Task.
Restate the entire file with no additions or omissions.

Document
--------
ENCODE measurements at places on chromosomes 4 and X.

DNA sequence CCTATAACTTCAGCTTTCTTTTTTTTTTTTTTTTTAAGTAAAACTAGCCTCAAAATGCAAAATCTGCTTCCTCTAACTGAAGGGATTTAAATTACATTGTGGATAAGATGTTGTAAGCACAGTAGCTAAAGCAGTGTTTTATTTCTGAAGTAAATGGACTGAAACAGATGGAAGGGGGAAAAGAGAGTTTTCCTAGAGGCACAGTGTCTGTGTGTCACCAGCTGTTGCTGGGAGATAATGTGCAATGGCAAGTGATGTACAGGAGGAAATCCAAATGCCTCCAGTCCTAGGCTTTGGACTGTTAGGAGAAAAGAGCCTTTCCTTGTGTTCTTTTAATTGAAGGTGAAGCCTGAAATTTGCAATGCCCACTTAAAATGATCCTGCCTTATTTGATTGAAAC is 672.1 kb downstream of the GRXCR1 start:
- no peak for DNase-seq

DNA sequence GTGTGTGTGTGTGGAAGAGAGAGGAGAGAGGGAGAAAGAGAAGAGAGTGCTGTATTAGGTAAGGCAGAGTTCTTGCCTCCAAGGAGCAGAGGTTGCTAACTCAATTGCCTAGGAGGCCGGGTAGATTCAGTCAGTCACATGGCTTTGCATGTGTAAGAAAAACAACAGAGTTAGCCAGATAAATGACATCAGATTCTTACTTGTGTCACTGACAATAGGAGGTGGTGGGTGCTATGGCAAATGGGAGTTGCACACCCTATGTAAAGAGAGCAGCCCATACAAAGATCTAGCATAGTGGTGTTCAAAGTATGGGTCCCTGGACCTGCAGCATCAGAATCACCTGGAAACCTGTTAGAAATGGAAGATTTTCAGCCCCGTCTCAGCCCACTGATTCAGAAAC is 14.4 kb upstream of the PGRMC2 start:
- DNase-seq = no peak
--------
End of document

ENCODE measurements at places on chromosomes 4 and X.

DNA sequence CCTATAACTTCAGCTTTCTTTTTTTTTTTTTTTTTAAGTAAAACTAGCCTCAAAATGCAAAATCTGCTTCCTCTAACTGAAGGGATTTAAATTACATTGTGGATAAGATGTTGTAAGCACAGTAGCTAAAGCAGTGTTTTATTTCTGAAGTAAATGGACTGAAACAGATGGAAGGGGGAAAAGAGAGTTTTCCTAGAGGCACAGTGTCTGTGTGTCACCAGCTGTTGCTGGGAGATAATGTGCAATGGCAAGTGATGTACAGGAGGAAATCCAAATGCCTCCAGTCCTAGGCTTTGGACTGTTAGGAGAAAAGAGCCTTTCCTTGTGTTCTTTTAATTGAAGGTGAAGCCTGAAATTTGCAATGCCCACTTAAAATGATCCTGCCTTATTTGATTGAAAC is 672.1 kb downstream of the GRXCR1 start:
- no peak for DNase-seq

DNA sequence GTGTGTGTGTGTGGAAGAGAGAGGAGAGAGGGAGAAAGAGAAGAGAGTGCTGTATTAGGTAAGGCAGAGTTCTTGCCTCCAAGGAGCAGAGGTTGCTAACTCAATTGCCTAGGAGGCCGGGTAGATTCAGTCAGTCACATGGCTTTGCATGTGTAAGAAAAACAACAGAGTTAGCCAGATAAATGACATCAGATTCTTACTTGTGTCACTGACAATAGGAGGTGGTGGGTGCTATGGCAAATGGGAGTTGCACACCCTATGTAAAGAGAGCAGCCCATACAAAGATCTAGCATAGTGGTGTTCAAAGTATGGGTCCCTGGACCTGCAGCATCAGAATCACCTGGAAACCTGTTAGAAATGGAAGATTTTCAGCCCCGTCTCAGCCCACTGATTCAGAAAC is 14.4 kb upstream of the PGRMC2 start:
- DNase-seq = no peak